From Ortega, L. (2017) New CALL-SLA Research Interfaces for the 21st Century: Towards Equitable Multilingualism. Calico Journal, 34.3, 285–316.
The majority of the world is multilingual, but inequitably multilingual, and much of the world is also technologized, but inequitably so. Thus, researchers in the fields of computer-assisted language learning (CALL) and second language acquisition (SLA) would profit from considering multilingualism and social justice when envisioning new CALL-SLA interfaces for the future.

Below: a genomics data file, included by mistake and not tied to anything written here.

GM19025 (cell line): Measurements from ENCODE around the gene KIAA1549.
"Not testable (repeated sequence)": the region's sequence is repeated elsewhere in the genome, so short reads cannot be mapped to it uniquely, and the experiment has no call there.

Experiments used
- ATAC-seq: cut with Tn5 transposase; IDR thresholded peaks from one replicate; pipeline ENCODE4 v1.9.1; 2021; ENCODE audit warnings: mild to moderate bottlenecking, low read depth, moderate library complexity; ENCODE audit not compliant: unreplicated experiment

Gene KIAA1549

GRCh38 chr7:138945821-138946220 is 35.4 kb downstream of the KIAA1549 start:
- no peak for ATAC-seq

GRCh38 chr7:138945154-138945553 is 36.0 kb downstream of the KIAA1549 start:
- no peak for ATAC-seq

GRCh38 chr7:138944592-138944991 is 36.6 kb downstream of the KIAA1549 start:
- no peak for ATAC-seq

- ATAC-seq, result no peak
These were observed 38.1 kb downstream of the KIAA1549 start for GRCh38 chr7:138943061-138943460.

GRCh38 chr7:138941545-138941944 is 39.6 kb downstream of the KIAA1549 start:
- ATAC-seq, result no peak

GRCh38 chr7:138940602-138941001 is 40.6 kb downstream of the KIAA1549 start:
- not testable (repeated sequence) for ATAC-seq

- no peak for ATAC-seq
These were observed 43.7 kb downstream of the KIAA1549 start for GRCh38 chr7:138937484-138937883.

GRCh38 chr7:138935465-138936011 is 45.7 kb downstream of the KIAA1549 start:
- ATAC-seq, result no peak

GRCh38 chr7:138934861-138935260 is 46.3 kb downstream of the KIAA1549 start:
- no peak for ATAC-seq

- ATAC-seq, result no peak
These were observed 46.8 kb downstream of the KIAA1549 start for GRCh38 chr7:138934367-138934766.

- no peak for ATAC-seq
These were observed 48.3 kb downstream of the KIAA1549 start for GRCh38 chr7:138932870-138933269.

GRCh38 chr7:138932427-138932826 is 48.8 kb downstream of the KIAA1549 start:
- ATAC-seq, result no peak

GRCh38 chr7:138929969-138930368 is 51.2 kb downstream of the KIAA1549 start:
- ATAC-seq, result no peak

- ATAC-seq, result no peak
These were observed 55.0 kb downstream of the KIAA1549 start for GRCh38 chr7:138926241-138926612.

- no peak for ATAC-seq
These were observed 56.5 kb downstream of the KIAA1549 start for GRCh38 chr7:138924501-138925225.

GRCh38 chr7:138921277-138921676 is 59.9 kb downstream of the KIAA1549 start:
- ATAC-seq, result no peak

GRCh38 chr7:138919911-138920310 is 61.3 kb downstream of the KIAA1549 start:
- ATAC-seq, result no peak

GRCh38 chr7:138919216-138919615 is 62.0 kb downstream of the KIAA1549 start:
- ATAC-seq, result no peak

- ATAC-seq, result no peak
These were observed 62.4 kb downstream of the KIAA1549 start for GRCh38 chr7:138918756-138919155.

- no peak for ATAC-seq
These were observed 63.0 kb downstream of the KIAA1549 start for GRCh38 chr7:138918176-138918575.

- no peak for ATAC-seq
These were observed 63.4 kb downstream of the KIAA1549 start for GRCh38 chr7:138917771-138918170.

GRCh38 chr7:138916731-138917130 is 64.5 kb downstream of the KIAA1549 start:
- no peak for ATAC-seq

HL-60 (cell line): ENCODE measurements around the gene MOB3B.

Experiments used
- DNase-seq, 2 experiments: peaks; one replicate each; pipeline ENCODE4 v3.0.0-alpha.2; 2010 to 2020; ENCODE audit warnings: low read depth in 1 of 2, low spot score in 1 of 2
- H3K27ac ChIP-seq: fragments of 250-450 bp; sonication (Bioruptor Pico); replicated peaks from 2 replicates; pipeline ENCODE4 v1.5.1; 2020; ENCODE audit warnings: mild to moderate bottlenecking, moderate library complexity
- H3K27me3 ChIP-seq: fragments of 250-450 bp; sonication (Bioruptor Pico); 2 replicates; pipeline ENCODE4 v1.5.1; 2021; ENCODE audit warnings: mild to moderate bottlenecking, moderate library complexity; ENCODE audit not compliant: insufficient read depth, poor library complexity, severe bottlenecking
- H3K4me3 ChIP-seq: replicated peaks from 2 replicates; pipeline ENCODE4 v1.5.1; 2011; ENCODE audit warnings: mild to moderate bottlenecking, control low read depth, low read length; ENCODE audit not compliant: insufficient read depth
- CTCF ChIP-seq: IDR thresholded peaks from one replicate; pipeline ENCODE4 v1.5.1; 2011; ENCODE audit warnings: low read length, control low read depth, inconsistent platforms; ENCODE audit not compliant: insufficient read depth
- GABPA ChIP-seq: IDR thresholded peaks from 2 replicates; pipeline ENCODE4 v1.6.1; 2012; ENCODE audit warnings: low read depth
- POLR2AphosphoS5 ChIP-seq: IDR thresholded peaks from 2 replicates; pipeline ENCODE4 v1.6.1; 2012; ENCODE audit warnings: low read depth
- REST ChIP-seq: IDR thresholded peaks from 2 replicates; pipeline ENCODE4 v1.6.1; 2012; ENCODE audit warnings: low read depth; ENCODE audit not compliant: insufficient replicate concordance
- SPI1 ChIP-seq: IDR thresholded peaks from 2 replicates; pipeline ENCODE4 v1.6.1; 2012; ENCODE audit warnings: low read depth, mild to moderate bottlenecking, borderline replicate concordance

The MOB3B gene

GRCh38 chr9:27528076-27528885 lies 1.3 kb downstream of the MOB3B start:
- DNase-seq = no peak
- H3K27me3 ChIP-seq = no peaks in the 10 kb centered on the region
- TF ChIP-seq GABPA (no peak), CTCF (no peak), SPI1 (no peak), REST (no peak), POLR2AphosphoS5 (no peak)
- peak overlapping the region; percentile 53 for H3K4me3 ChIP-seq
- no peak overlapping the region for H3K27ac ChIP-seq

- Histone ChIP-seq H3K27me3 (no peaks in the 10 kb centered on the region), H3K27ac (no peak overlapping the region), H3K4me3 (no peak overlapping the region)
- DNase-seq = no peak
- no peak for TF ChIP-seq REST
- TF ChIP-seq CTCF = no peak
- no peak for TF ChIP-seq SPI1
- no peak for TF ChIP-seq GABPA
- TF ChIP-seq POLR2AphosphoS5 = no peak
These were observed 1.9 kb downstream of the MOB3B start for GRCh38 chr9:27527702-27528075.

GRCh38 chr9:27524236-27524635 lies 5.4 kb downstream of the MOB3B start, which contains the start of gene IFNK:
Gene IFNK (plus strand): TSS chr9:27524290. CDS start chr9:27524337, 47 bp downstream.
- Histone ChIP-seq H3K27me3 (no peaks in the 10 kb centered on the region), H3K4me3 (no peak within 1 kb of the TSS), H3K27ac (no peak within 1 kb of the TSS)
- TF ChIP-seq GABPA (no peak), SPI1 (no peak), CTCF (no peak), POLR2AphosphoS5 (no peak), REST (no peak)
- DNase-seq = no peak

I remain convinced that “in the ultimate analysis, it is not the methods or the epistemologies [or the theories] that justify the legitimacy and quality of human research, but the moral-political purposes that guide sustained research efforts” (Ortega, 2005, p. 438). The need to incorporate ethics and axiology in the study of language learning seems all the more acute in our present world, where human solidarity and respect for human diversity, including linguistic diversity, is under siege, creating serious vulnerabilities for the goal of multilingualism and the lives of many multilinguals. Echoingbut also widening Chun’s (2016) call for an ecological CALL in the post-2000s era, the overarching question that I have submitted to orient CALL–SLA research interfaces for the 21st century is: What technologies, teaching paradigms, views of language, and principal uses of computers can nurture multilingualism and digital literacies for all, not just for the privileged?